Most important, the documents this week could offer an infusion of new information about Donald Trump, his campaign, his White House, and its relationship with Russia. In the process, they’ll likely produce far more clarity about what his lieutenants knew, what they told Mueller, and how their differing strategies worked.
Cohen was a holdover from the Trump Organization. A Trump acolyte since 2006, he’d worked on various deals and, though he presented himself as Trump’s attorney, seemed to function more as a fixer. He emerged as an early cheerleader for Trump to jump into politics, and fulfilled some campaign duties—including having some truly baffling exchanges with reporters—though as his plea deal last week made clear, he also continued to work on a prospective deal to build a Trump building in Moscow. Cohen reportedly wanted a White House job but didn’t get one, and began to leverage his Trump connection for profit as a lawyer.
In early 2018, when the seriousness of Cohen’s legal jeopardy started to become clear, he initially took a defiant stance. Trump publicly boasted that Cohen would never flip on him (raising the question of what exactly he could flip on), and Cohen told Donny Deutsch he’d sooner jump off a building than betray Trump. He eventually came around. In August, Cohen pleaded guilty in federal court in New York to eight felony counts, including bank fraud, tax fraud, and violating campaign-finance laws—a charge on which he implicated the president in a crime.
Read: What exactly was Michael Cohen doing for Trump?
Now Cohen spoke of a different loyalty: “My wife, my daughter, and my son have my first loyalty and always will,” Cohen told ABC’s George Stephanopoulos. “I put family and country first.” (Since then, he’s taken other shots at Trump, calling for people to vote Democrat, accusing the president of using racial slurs, and more.) Curiously, he did not strike a deal to cooperate with prosecutors at the time, yet he ended up cooperating at length, including testifying for a reported 70 hours to Mueller.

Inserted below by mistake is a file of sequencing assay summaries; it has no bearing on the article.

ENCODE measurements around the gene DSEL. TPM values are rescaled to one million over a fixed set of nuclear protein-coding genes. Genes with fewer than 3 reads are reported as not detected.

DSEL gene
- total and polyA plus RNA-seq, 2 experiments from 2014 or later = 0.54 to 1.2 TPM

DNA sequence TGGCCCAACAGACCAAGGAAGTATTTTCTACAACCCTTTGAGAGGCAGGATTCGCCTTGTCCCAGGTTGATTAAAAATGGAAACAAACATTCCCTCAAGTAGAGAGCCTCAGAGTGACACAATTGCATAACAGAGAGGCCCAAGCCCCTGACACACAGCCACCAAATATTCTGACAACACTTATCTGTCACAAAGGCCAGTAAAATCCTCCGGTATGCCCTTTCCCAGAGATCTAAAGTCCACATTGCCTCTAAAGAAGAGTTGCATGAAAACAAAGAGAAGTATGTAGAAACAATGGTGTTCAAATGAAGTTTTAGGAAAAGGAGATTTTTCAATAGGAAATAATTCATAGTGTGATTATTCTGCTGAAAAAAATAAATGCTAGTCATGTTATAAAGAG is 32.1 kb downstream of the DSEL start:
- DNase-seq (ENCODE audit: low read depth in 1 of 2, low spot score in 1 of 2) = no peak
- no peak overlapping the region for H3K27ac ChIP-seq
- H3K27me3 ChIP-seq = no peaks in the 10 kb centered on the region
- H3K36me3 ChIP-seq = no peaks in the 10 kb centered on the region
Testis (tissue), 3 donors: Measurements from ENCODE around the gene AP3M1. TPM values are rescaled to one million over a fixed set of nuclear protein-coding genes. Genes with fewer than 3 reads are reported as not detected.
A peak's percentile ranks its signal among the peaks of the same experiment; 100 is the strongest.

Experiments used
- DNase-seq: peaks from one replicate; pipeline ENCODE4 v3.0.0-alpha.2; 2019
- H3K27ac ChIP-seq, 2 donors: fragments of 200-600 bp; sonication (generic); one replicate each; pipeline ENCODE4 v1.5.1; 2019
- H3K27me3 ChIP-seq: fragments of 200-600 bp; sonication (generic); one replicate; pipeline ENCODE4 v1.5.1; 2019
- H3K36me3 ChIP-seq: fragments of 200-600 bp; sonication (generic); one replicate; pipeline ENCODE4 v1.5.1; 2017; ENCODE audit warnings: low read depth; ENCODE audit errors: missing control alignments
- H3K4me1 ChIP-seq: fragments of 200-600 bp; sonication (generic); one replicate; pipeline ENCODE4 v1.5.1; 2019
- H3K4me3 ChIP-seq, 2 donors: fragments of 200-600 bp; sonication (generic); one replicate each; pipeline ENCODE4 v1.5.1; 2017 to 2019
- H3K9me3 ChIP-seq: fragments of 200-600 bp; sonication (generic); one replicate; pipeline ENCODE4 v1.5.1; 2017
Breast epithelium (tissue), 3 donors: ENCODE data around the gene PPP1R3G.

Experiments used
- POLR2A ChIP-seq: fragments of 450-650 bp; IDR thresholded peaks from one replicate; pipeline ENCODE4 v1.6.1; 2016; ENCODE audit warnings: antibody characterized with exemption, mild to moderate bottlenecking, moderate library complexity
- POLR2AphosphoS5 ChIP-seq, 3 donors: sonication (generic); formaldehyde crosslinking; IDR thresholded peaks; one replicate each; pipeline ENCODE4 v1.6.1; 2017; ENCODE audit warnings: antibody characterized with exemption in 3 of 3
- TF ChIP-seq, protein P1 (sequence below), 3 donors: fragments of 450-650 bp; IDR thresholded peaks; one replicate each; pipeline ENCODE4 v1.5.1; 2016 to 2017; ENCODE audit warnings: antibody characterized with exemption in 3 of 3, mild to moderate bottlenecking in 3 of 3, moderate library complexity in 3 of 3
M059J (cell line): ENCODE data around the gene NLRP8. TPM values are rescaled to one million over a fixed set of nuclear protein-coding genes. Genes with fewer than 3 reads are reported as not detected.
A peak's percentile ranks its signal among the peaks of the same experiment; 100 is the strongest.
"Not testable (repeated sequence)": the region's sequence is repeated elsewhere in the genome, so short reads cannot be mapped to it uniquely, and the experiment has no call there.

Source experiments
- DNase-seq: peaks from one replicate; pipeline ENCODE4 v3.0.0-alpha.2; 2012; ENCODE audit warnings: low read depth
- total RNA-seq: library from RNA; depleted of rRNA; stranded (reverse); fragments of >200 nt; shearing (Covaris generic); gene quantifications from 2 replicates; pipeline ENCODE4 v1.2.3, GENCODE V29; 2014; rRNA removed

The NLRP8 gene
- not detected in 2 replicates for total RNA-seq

It was only on November 28 that Cohen finally signed a plea deal with Mueller’s team, acknowledging that he lied to Congress about the Moscow project during testimony. The plea once again is damaging for Trump, especially because Cohen says in court filings that he told the lies while in contact with Trump’s legal team, and in order to bolster Trump’s messaging. Now Cohen has asked to be sentenced only to time served for his crimes, citing his cooperation with prosecutors in both New York and D.C. This is an unorthodox approach—cooperating without any deal, then asking for leniency after—and it remains to be seen how well it will work for Cohen. The answer might hinge on just how important his testimony is to Mueller.
Flynn seemed like the opposite of Trump: He spent a decorated career as an Army intelligence officer, with all the discipline that entails, while Trump was a flamboyant businessman who avoided military service. But the two men found common cause during the 2016 campaign, united by a fascination with Russia, hatred of Islam, and shared animosity toward Obama, who had forced Flynn out of a job leading the Defense Intelligence Agency. Flynn became a leading surrogate, lending much-needed heft to the Trump campaign and speaking at the Republican National Convention.